notes in the margins: roots and fruits

What kind of fruit are you bearing?

A number of people have called me a perfectionist. I’m not a fan of the term because I don’t see myself as one. At all. I am particular and sometimes stubborn, but that’s not a perfectionist. However, there are few things that I have accept and appreciate with their flaws and all. Most people don’t see the flaws, but I know it’s there and let it be. Nevertheless, I took some time to reflect on why the term was used. It sparked two revelations. This is the first one: roots and fruits.

Our life events (roots) cause our action (fruits) whether it is conscious and subconscious. In today’s discourse, we usually talk about triggers and how they evoke emotions and states of being (“X thing” caused “Y emotion”). All of this is Rules of Nature: 101, right? However, sometimes it’s so deep we don’t realize what makes us do things or express ourselves in certain ways and coincidentally how it’s being perceived. Because when heavy dust is being blown, or the sun is beaming, or there’s a heavy downpour, you are distracted from what you are rooted in. This includes family, religion, culture, environment, relationships, trauma and so on. However, it doesn’t mean we can’t grow new roots or expand the older ones deeper in the soil. We have to keep in mind that our roots may be strong, but they are also malleable. For example, the tour guide on Robben’s Island where Nelson Mandela was incarcerated said that they used to grow tomatoes and other vegetables using sea water. So, although the tomatoes were red and ripe the way they should be, they were also salty.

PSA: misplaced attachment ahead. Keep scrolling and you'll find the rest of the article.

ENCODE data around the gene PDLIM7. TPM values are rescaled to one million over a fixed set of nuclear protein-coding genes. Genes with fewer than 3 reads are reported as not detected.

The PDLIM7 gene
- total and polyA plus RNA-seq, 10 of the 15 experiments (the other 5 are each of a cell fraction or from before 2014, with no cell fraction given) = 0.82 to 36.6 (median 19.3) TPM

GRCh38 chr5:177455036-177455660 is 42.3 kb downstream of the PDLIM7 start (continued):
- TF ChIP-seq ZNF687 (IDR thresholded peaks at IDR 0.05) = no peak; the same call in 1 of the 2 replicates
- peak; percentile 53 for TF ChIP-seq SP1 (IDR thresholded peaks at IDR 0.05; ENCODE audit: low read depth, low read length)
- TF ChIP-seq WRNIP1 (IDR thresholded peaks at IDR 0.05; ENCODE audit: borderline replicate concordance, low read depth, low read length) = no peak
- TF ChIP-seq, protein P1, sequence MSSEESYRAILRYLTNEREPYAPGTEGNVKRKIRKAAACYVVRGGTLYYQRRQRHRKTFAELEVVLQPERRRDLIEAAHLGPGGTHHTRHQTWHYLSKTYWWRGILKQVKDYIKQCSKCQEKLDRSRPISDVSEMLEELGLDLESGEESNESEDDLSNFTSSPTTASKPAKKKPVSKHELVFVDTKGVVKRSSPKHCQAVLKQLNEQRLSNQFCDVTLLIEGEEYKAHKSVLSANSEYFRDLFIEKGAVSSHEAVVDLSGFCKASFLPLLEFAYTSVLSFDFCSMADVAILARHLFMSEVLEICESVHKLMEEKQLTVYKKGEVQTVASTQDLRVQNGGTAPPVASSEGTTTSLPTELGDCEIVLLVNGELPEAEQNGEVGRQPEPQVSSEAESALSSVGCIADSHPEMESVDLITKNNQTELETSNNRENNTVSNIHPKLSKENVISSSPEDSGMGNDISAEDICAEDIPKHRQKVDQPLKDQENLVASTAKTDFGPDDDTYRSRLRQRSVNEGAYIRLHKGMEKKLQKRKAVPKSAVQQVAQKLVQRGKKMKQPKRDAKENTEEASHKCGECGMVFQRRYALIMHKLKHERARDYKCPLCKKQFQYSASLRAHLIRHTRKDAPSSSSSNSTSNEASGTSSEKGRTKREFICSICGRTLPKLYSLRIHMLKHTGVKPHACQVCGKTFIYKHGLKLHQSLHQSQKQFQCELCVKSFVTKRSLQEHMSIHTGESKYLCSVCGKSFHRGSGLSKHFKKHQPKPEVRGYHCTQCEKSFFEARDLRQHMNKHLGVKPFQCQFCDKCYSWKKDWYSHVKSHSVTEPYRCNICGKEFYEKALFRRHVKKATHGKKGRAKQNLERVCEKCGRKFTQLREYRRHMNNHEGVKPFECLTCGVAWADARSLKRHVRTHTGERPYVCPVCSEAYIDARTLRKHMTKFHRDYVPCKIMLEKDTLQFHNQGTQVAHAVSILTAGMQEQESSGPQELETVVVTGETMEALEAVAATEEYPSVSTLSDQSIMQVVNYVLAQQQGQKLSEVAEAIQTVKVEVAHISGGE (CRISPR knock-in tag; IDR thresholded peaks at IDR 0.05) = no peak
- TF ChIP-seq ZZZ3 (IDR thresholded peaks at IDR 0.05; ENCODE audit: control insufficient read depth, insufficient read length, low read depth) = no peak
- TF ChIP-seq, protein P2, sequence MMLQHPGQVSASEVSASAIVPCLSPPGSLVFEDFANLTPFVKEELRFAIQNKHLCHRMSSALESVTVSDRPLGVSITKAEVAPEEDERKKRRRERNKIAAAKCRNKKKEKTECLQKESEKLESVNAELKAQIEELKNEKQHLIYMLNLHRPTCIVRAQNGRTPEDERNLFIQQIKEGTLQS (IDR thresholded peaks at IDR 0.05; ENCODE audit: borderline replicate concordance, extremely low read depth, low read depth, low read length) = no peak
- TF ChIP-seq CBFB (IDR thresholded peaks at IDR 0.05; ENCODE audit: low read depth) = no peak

Moral of the story: We absorb through our roots and the results are the fruits we bear. Check your roots and take care of them—even the new growth.

tenor

If you are wondering what I absorbed, that is coming up next.

4 thoughts on “notes in the margins: roots and fruits

Add yours

  1. Interesting piece. I appreciate the “salty tomatoes” anecdote. I’m working on “purifying” what I absorb.

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